Patrick Gray takes a look at Microsoft's recent announcement of the Surface tablet. Do you think Microsoft hardware and software on a single device will be a winning combination?
It seems that nothing animates technology giant Microsoft like strong competition. Decades ago, Netscape ignited a fire within the company that turned Internet Explorer from a half-baked accessory program into the world's dominant browser. Even in the seemingly ancillary gaming market, Sony's dominance awakened the sleeping beast and brought us the Xbox.
Apple has been one of the few companies to withstand a Microsoft full frontal assault. The Zune MP3 player flopped against the mighty iPod, Microsoft's Windows Mobile smartphones were forced into a complete rethink in a post-iPhone world, and now the iPad owns the tablet market -- one that Microsoft spent over a decade trying to perfect and dominate..
With Windows 8, Microsoft has clearly turned its cannons on the tablet market, adopting the old axiom that "if you want it done right, do it yourself." Previous generations of Windows tablets suffered from recurring complaints about clunky hardware and poor battery life, and at least on the hardware front, Microsoft has delivered a compelling alternative in the form of the Surface tablet.
With Apple-like secrecy, Microsoft announced a pair of tablets running Windows 8 -- one based on an ARM platform and running Windows 8 RT, the other sporting a familiar Intel chipset and running the Pro version of Windows 8. Physically, the device seems to represent that ever-elusive beast: a Windows tablet that maintains the size and weight of the iPad.
In a refreshing break from the sea of similar tablets, it seems as though some thought and care went into the design of the device, with expansion capabilities that Apple has traditionally shunned in the form of USB, HDMI, and memory card slots, in addition to a larger HD-quality screen. There's a larger screen onboard, and an exceptionally cool magnetic cover that apes the "smart cover" from Cupertino in the physical sense, but adds a full keyboard and touch pad with minimal additional size or weight. Combine this with Windows 8 features like Microsoft Office, and you have a device that allows "real work" versus those of competitors.
Could Surface save Microsoft in the tablet space?
While Microsoft can be credited with being the first to successfully commercialize tablet computers, they never gained much traction outside of niche business users. Previous versions of Windows revolved around pen-based input on tablets, which suddenly seemed archaic in a world driven by touch. Microsoft has attempted to answer the user interface with its upcoming Windows 8 operating system, offering the best of both worlds: compatibility with familiar applications and a touch-driven tablet experience. The key remaining question was whether Microsoft's hardware partners could produce a device that matched the iPad for size and longevity, as well as industrial design and overall sexiness.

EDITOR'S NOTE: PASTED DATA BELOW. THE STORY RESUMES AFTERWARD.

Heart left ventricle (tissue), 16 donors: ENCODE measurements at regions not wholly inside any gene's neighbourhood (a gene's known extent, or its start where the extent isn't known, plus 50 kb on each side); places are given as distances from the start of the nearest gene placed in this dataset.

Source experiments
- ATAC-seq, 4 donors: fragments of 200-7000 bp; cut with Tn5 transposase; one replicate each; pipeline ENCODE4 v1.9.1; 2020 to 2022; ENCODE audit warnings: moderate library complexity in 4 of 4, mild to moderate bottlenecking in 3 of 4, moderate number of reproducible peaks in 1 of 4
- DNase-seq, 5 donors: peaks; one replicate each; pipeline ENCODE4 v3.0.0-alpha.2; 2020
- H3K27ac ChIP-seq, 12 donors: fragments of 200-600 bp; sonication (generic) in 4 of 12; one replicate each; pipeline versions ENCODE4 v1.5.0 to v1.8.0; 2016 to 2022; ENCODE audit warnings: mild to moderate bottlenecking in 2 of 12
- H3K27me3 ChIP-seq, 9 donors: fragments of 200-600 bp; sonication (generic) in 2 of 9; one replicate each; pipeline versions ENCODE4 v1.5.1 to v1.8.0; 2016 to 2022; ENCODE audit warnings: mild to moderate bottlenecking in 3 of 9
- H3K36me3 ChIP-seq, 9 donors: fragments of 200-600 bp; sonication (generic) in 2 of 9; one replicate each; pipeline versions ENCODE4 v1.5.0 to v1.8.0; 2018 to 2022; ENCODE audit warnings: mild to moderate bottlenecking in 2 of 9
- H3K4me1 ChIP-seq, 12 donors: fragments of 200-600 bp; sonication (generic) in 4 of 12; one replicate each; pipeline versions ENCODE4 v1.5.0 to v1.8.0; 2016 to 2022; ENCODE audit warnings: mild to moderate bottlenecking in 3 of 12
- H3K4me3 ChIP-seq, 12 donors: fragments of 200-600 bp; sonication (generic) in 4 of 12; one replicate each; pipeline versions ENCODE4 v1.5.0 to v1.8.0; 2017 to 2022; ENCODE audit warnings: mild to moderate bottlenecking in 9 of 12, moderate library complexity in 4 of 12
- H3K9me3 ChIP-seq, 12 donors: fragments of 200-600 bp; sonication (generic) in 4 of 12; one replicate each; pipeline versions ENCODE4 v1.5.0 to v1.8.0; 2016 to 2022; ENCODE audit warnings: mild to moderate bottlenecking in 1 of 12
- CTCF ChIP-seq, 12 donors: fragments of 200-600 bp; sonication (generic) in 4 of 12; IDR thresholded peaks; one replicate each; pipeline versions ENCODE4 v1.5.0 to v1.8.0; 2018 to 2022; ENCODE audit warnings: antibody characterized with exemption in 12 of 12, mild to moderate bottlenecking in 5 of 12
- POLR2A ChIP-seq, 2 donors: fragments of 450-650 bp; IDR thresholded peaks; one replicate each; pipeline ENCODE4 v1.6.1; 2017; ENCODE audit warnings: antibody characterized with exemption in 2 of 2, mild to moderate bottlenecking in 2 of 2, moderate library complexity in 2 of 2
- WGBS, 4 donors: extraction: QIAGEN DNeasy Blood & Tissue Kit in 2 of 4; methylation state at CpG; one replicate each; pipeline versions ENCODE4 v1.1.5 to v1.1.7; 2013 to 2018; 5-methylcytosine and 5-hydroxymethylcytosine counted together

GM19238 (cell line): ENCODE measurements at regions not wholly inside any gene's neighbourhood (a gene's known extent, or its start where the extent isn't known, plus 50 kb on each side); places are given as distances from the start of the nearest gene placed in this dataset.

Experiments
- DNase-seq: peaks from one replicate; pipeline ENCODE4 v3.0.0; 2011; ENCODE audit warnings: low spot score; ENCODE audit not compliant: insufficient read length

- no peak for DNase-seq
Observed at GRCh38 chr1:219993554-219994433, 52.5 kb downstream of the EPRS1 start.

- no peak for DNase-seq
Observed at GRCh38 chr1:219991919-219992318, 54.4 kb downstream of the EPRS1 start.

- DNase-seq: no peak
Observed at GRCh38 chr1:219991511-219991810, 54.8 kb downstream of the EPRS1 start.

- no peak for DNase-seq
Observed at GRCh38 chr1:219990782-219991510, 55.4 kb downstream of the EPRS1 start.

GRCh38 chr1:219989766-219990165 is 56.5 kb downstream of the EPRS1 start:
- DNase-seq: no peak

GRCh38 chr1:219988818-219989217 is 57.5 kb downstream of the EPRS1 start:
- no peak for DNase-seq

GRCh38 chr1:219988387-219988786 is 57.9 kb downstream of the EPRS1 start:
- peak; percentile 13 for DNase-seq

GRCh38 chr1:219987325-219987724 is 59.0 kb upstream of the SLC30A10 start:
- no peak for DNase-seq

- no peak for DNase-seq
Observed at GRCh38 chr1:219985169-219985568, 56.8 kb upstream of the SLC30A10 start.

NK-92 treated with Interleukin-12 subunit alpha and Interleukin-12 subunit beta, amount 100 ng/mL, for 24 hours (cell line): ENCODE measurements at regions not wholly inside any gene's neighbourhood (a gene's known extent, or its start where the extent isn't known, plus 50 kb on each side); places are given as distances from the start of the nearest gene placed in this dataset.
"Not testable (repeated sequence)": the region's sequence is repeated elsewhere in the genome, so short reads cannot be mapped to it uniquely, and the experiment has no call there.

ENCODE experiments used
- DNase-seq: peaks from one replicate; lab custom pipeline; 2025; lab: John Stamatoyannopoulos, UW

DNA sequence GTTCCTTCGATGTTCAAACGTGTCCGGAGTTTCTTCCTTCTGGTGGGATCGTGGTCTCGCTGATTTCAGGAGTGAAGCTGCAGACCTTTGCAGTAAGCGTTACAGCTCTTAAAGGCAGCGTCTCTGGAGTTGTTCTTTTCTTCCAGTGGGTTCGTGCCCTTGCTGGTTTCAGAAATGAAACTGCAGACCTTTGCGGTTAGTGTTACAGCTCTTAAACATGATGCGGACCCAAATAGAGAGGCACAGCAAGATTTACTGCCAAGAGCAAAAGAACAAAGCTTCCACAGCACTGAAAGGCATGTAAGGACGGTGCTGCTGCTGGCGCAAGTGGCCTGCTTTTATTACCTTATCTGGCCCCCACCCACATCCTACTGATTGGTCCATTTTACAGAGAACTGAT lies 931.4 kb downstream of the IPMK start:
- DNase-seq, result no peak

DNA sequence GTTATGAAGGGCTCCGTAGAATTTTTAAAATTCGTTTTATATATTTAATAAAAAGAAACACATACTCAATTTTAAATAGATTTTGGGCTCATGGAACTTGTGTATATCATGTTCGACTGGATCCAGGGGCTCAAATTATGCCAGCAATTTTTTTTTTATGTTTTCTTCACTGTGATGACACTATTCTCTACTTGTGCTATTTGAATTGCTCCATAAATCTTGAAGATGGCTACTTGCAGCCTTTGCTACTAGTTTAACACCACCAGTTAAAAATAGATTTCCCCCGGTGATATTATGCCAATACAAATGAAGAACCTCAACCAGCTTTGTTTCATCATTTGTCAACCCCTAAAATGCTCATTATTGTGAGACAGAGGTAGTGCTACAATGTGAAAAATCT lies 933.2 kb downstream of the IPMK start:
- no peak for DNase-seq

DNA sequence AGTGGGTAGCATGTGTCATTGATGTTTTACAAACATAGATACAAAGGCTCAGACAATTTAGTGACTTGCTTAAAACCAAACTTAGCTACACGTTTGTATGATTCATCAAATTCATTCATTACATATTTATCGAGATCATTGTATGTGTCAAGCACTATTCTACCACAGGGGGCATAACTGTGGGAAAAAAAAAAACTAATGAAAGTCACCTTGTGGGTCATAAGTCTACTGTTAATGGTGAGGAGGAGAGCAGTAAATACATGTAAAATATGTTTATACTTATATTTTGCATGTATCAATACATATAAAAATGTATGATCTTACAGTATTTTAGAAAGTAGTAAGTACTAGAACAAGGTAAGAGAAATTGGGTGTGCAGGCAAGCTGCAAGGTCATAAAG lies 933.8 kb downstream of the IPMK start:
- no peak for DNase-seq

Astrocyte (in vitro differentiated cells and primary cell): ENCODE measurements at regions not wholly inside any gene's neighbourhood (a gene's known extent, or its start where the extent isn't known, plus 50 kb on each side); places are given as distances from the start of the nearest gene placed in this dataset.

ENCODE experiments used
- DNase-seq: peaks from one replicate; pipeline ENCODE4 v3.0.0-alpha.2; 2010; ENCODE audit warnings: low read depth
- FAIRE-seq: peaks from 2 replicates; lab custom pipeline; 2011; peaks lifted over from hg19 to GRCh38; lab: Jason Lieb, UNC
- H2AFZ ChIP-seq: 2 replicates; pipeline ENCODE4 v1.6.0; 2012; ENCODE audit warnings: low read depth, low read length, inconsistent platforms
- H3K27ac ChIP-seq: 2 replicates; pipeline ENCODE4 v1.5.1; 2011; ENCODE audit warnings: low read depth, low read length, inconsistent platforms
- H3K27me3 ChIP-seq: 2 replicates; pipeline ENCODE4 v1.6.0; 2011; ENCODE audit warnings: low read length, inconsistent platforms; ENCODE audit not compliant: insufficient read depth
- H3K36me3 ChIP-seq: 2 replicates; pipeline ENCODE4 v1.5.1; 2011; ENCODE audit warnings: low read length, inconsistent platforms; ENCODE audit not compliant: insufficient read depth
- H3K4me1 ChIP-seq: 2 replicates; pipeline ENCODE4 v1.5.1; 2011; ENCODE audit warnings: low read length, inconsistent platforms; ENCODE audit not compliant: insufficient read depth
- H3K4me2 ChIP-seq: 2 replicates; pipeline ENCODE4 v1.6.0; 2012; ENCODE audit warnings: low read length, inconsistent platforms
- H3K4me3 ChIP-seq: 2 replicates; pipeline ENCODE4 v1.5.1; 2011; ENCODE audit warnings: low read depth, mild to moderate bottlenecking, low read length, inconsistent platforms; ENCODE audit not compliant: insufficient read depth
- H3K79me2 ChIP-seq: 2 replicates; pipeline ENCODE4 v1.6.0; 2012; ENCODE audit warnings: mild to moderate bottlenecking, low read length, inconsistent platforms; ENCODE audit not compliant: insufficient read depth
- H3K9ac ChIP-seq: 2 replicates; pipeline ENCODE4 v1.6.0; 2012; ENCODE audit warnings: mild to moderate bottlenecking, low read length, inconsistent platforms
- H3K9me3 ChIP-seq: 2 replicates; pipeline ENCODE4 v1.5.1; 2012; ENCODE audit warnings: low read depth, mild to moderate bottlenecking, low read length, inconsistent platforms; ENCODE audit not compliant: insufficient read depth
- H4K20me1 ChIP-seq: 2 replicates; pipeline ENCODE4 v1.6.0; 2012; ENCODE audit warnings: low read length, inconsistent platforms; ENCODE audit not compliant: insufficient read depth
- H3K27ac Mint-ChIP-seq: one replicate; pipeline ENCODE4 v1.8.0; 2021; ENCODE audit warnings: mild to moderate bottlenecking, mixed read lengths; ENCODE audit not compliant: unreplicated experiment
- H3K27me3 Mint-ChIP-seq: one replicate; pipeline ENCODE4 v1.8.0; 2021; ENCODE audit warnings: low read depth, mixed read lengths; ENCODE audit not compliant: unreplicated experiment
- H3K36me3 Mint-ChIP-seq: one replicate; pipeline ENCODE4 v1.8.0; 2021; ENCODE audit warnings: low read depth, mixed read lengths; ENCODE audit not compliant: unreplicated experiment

We are certainly left with some questions around the Surface tablet, mainly around pricing and battery life, but the initial glamour shots coming from the press event make it clear that Microsoft has invested time and treasure in producing a good looking product. Similar to the hardware, we've seen glimpses of Windows 8 in its RT guise, the presumptive choice for tablet users. Essentially, Microsoft has laid several pieces of the puzzle on the table, but it remains to be seen whether they can be assembled into a cohesive whole. What is clear, however, is that Microsoft is taking the tablet battle to the next level by offering their own branded hardware.
For the enterprise, this presents several opportunities and threats. With Surface, Microsoft is clearly targeting enterprise users by presenting two variants of the tablet and including expansion capabilities that enterprises would likely favor. Microsoft has an obvious advantage in the enterprise market than the other tablet players but is a relatively untried commodity on the hardware front. Aside from Microsoft-branded mice, most companies own little Microsoft hardware. The biggest risk is that the hardware venture, and Windows 8 itself, represent fairly radical shifts for the company. These are big bets that could pay off for Microsoft and its customers, or potential flops that leave enterprise customers holding the bag.
On a positive note, having a single vendor producing the hardware and operating system theoretically makes for a tightly integrated computing experience, and presumably a more seamless support experience as well. Previous Windows tablets have been plagued by bad drivers and strange, minor incompatibilities between hardware and software. Microsoft's device would hopefully alleviate these issues.
The final risk for Microsoft and enterprises considering its offerings is one of timing. The product appeared close to release but was not offered for more than a cursory inspection. Microsoft was also elusive on price, an obvious concern to consumers and enterprises alike. In any event, Microsoft has stepped up its attack on the tablet market with a cannonade in the form of the Surface tablet. If your deployment can wait a few months, Surface looks like a very viable option for the enterprise.